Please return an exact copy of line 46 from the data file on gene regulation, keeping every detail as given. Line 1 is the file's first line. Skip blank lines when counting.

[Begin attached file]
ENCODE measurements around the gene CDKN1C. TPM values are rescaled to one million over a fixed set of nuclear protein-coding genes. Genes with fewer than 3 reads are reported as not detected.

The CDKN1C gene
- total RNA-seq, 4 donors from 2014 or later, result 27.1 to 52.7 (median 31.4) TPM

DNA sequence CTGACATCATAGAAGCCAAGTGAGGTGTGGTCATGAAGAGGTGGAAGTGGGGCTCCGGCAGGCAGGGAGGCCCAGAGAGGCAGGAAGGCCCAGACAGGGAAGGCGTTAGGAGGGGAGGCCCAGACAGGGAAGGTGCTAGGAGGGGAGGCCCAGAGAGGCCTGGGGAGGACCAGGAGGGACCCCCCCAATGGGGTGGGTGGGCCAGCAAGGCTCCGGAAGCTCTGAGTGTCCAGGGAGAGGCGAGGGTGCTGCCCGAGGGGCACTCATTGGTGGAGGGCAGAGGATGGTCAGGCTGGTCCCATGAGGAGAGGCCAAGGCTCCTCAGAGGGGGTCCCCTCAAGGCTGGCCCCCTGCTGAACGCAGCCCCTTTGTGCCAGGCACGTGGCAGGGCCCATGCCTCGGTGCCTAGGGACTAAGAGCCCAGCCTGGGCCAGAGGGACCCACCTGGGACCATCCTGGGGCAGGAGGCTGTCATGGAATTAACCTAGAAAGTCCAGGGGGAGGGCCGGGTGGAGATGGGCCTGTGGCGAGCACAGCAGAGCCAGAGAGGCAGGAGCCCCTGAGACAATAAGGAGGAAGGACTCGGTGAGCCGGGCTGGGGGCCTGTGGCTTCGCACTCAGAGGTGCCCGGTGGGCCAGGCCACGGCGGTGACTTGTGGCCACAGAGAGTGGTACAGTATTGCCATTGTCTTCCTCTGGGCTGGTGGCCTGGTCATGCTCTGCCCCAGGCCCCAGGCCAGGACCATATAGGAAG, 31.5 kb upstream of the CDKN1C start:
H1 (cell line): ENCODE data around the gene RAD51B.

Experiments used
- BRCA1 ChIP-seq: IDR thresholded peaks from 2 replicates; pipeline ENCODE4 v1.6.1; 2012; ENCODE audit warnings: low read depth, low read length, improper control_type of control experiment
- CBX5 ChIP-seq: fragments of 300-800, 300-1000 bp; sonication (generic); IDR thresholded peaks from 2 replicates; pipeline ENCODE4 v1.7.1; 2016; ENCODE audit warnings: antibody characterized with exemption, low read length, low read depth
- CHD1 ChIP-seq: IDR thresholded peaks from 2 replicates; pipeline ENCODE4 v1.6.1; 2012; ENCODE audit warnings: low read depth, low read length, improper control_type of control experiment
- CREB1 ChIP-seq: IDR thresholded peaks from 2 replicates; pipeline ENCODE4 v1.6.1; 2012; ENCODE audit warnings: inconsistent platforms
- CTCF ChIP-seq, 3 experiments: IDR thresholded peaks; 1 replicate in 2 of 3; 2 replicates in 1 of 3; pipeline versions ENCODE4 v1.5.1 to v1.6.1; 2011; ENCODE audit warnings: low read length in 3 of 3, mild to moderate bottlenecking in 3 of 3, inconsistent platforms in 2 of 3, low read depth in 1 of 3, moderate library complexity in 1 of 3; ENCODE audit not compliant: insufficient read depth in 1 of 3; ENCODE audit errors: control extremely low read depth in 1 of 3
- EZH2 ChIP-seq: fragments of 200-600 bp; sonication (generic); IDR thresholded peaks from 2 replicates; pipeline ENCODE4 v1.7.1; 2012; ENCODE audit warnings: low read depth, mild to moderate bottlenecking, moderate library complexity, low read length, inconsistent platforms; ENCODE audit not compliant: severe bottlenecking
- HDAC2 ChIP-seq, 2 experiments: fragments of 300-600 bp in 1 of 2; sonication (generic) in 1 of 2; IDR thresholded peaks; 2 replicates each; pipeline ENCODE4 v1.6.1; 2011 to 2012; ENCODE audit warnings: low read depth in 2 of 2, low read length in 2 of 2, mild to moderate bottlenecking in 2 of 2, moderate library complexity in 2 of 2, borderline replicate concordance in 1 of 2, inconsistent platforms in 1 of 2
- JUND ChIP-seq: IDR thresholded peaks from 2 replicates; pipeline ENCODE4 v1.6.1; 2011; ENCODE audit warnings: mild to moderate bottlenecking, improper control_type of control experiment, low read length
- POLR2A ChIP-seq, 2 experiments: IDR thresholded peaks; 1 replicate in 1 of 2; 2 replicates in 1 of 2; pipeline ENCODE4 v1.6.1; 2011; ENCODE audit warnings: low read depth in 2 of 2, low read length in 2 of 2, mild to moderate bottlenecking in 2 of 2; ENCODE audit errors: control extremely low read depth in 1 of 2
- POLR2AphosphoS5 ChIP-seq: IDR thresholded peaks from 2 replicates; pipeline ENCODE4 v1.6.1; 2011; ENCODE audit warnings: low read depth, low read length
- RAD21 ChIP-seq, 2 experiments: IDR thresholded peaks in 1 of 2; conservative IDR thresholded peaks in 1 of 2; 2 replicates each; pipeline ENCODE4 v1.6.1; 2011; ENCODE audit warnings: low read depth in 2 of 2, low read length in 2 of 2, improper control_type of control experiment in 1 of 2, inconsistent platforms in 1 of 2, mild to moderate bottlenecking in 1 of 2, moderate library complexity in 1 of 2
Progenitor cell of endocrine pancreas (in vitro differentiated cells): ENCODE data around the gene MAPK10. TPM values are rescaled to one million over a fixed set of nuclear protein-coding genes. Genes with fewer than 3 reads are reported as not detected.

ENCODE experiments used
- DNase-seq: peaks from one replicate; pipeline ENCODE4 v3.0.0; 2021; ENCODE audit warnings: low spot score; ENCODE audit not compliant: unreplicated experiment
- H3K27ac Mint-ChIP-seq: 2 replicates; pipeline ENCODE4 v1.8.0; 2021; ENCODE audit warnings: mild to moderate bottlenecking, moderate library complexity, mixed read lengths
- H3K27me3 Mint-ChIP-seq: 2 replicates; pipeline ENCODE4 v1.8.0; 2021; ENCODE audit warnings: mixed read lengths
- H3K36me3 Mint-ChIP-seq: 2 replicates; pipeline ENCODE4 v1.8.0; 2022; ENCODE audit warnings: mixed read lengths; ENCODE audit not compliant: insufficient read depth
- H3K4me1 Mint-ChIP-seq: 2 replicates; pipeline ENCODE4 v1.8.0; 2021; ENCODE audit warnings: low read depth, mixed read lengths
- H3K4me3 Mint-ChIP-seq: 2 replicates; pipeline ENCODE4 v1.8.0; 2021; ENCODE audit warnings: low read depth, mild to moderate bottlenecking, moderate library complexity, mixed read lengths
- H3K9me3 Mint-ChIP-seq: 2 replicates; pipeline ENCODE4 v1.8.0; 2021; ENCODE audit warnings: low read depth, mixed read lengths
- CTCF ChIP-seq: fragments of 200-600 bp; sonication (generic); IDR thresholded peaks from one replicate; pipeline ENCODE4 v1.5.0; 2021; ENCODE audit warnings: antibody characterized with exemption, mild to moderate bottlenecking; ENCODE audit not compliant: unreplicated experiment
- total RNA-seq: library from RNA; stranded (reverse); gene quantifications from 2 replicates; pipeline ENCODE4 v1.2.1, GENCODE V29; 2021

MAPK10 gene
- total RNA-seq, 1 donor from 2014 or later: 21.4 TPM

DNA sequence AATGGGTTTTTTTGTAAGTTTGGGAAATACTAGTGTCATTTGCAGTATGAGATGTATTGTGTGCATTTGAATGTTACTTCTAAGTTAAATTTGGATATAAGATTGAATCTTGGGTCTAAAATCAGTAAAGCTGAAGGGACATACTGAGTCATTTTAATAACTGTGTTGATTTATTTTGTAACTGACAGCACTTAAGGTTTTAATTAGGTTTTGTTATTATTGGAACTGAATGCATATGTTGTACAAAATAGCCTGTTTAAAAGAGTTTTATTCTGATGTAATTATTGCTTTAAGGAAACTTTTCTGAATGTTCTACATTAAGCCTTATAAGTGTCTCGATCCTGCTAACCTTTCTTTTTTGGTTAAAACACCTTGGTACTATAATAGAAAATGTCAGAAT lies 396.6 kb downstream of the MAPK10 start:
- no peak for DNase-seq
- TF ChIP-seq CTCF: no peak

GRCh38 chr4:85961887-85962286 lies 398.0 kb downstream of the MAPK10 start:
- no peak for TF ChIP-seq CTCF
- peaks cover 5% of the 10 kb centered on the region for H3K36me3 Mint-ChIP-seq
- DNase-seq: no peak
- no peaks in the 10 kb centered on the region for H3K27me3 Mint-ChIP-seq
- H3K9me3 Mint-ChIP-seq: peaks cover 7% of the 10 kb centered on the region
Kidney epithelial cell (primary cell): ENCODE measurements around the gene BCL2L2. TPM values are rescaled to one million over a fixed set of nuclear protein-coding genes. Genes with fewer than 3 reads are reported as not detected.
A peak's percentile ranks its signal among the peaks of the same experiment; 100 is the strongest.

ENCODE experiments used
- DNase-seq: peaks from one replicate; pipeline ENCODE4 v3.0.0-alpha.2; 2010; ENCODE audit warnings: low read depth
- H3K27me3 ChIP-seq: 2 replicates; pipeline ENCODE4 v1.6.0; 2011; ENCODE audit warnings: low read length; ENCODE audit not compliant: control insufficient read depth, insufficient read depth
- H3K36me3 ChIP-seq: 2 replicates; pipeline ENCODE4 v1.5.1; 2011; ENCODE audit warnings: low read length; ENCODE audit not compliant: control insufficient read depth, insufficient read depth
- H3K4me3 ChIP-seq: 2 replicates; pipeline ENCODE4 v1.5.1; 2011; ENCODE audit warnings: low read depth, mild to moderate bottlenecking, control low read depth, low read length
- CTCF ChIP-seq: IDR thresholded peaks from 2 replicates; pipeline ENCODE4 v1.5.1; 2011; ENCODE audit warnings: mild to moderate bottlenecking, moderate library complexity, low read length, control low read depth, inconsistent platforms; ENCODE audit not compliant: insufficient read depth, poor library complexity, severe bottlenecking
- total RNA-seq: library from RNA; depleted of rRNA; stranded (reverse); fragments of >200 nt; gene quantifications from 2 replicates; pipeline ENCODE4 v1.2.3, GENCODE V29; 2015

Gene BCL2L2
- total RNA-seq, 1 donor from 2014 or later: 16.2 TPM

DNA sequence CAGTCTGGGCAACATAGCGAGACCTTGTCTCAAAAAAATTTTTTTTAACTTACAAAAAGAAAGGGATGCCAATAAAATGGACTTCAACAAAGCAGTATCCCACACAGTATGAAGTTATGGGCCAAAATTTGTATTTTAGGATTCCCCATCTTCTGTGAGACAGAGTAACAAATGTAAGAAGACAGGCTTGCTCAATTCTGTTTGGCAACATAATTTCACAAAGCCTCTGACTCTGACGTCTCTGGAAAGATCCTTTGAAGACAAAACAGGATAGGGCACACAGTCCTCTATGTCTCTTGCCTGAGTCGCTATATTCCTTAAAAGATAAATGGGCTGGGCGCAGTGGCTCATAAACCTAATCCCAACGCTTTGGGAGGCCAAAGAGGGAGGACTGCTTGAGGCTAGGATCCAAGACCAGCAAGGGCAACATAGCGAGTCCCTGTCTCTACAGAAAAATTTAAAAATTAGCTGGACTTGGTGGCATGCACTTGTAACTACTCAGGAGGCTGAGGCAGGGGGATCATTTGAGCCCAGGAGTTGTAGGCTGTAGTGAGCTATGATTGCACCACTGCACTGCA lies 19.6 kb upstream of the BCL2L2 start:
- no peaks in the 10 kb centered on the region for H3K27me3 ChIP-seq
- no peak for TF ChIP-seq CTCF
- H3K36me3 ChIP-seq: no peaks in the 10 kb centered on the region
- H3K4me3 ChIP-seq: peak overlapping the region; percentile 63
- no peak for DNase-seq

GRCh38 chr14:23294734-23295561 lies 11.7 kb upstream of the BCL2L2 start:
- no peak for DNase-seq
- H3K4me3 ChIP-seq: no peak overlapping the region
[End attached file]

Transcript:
- H3K4me3 ChIP-seq: 2 replicates; pipeline ENCODE4 v1.5.1; 2011; ENCODE audit warnings: low read depth, mild to moderate bottlenecking, control low read depth, low read length